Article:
Weekly Letter to the President
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INAUGURATION, January 20, 2009
Drunk in its stale air
For two hundred years.
Fettered in mind and body,
The soul, the safe escape
To let me breathe the cries
Of my heart singing
Tears of mel-an-choly.
The tears flow free today
Washing the stains of blood
And sweat in brotherhood.
Raise the curtain then an'
Let the world look in
On this promised land --
We breathe free today.... almost.
--- Arshad M. Khan
We will be known forever by the tracks we leave.
--- Native American proverb
August 14, 2020
Mr. President: As Mr. Lincoln might have said ...three-score and thirteen years ago
the Indian subcontinent gained independence (August 14/15, 1947) from the British --
although Indians were even then substantially running the country. The Indian Civil
Service and its administrators, the police and the military were all Indian, as were
many members of the Viceroy's council -- the viceroy as the British government's
representative having ultimate say. Thus the day-to-day running of the country was
essentially being managed by Indians themselves.
The Hindu nationalist ideas of the Narendra Modi government are uniquely (and
mistakenly) revanchist for Hindus were involved in government during the Mughal
era. A proud country treasures its history; not Mr. Modi's BJP Party. It and its goons
instigated mobs and participated in the destruction of the Babri Mosque, where last
week Mr. Modi was at a ceremony marking the beginning of construction of a Hindu
temple on the Mosque site, believed by some Hindus to be the birthplace of the god
Introduced in the epic Ramayana, he is its central figure, and while it is mentioned he
was born in Ayodhya, nowhere does it say where in Ayodhya. The epic also features
a monkey king Hanuman and a monkey army that helped Rama in the story. Beliefs
are beliefs and if all of this clashes with modern rationality just consider some of the
ardent beliefs of other religions.
Of course a harmonious solution for the site might have opted for the structure to be
either utilized by both religions or moved to a nearby location.
If religious structures offend, why not convert them for your own use? That is
precisely what President Erdogan has done -- in the process turning Turkey's secular
tradition upside down, In fact, he led the first Friday prayers at Hagia Sophia, a
mosque now by Erdogan edict that was the former Byzantine cathedral museum and a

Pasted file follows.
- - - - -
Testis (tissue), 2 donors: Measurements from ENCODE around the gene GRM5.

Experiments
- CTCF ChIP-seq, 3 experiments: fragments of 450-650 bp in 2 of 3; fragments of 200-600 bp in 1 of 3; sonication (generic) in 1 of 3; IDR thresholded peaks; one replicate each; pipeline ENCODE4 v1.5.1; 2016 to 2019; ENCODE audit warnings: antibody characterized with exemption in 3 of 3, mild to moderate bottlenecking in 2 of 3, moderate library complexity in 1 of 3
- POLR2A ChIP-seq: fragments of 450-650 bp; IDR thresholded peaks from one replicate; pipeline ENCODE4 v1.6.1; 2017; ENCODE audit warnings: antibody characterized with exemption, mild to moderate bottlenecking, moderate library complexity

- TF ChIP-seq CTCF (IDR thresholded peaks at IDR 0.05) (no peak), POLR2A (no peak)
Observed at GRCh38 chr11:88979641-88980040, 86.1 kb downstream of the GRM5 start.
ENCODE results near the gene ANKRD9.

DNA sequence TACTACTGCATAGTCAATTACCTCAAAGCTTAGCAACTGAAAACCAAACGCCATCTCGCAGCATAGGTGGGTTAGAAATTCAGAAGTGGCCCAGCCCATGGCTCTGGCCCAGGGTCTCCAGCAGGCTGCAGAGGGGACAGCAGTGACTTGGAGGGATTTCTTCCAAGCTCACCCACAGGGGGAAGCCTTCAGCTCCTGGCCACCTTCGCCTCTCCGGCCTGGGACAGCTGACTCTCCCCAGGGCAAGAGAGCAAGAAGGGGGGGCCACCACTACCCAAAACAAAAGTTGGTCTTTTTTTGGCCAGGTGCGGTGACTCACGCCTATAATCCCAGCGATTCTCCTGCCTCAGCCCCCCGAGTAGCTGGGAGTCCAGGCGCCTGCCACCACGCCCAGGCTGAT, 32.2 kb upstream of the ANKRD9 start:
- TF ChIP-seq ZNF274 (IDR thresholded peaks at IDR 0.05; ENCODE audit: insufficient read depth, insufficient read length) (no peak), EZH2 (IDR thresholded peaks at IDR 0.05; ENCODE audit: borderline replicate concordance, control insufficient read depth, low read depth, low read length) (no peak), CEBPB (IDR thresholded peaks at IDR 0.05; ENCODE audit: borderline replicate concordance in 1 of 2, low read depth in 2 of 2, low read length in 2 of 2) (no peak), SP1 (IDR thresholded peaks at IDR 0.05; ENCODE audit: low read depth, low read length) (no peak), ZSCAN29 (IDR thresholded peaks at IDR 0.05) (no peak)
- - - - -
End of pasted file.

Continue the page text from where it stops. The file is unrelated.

popular tourist site in Istanbul. Modern Turkey's secular founder Kamal Ataturk is
probably turning over in his grave.
No such luck for the early 16th century Babri mosque, it was razed to the ground, a
signal to Indian minority religions (Buddhists, Christians, Jains, Muslims, Parsis, Sikhs,
even atheists and humanists) of the primacy of Hinduism. The ones who strived so
long and hard for India's independence, namely the secular Fabian socialist Nehru
and the inclusive Gandhi would be doing the same as Ataturk, had they not been
With all its conflicts, any wonder that India hovers precariously near the bottom of the
World Happiness Index, as does Delhi as one of the world's least happy cities -- about
as nice to live in as Gaza. If Pakistan (number 66 near Japan at 62) and its cities are
much higher in the Happiness Index, it has its own problems ... like the disappearance
of activists. The latest, a human rights activist (Idris Khattak) turned up after three
months without a word to the families from the security agencies holding him. Some
are not so lucky -- they never turn up. Moreover, religious extremism has spawned
anti-blasphemy laws that border on censorship and serve as a gag on free speech.
The founder of the country was Mohammed Ali Jinnah, an accomplished lawyer who
had practised before the Privy Council. A staunch defender of democratic principles
and the rule of law, suave, suited by Henry Poole of Savile Row and partial to a
whisky before dinner, he would be appalled.
Bangladesh the perennial disaster area is now suffering the triple whammy of its usual
flooding, plus the new covid-19 and the consequent lost livelihoods. It is at number
107 on the World Happiness Index, much happier than India ranked 144 and now one
of the worst places to live in the world.
In the age of management consultants, experts, specialists and private equity
companies with special expertise in turnarounds, perhaps India (perhaps the
subcontinent as a whole) could do worse than invite the British back and pay them to
run the place. At the very least, it is likely to make life bearable in Kashmir.